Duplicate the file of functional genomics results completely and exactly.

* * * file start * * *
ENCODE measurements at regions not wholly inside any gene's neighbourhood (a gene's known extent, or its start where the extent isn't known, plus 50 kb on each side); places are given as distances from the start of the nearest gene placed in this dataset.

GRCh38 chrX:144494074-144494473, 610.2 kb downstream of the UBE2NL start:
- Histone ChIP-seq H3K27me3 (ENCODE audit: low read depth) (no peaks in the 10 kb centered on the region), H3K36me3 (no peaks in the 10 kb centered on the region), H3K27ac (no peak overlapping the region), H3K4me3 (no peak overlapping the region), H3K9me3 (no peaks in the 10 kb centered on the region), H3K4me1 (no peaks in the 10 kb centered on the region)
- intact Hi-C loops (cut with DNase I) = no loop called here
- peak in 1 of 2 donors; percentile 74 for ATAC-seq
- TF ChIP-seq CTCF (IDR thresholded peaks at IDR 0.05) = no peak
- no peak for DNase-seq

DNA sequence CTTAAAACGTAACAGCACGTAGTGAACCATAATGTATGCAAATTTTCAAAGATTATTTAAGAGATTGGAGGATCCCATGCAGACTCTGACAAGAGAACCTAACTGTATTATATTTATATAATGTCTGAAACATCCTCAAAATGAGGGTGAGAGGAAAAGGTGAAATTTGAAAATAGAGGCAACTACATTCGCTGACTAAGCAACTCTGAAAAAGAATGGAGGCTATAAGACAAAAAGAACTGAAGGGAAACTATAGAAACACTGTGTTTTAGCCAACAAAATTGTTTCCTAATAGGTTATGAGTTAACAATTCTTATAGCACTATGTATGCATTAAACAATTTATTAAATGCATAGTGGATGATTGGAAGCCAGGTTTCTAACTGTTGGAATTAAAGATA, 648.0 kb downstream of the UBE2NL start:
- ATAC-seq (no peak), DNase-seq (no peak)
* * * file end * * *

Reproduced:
ENCODE measurements at regions not wholly inside any gene's neighbourhood (a gene's known extent, or its start where the extent isn't known, plus 50 kb on each side); places are given as distances from the start of the nearest gene placed in this dataset.

GRCh38 chrX:144494074-144494473, 610.2 kb downstream of the UBE2NL start:
- Histone ChIP-seq H3K27me3 (ENCODE audit: low read depth) (no peaks in the 10 kb centered on the region), H3K36me3 (no peaks in the 10 kb centered on the region), H3K27ac (no peak overlapping the region), H3K4me3 (no peak overlapping the region), H3K9me3 (no peaks in the 10 kb centered on the region), H3K4me1 (no peaks in the 10 kb centered on the region)
- intact Hi-C loops (cut with DNase I) = no loop called here
- peak in 1 of 2 donors; percentile 74 for ATAC-seq
- TF ChIP-seq CTCF (IDR thresholded peaks at IDR 0.05) = no peak
- no peak for DNase-seq

DNA sequence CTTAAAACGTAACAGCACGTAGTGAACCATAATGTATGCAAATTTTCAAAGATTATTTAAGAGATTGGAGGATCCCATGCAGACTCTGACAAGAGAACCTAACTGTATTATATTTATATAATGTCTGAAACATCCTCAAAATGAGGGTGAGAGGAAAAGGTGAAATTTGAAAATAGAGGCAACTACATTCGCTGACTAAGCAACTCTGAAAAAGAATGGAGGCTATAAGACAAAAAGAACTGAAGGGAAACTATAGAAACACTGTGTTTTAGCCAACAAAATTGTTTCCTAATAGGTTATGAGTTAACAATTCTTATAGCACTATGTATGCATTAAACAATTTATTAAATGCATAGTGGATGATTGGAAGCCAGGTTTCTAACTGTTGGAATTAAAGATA, 648.0 kb downstream of the UBE2NL start:
- ATAC-seq (no peak), DNase-seq (no peak)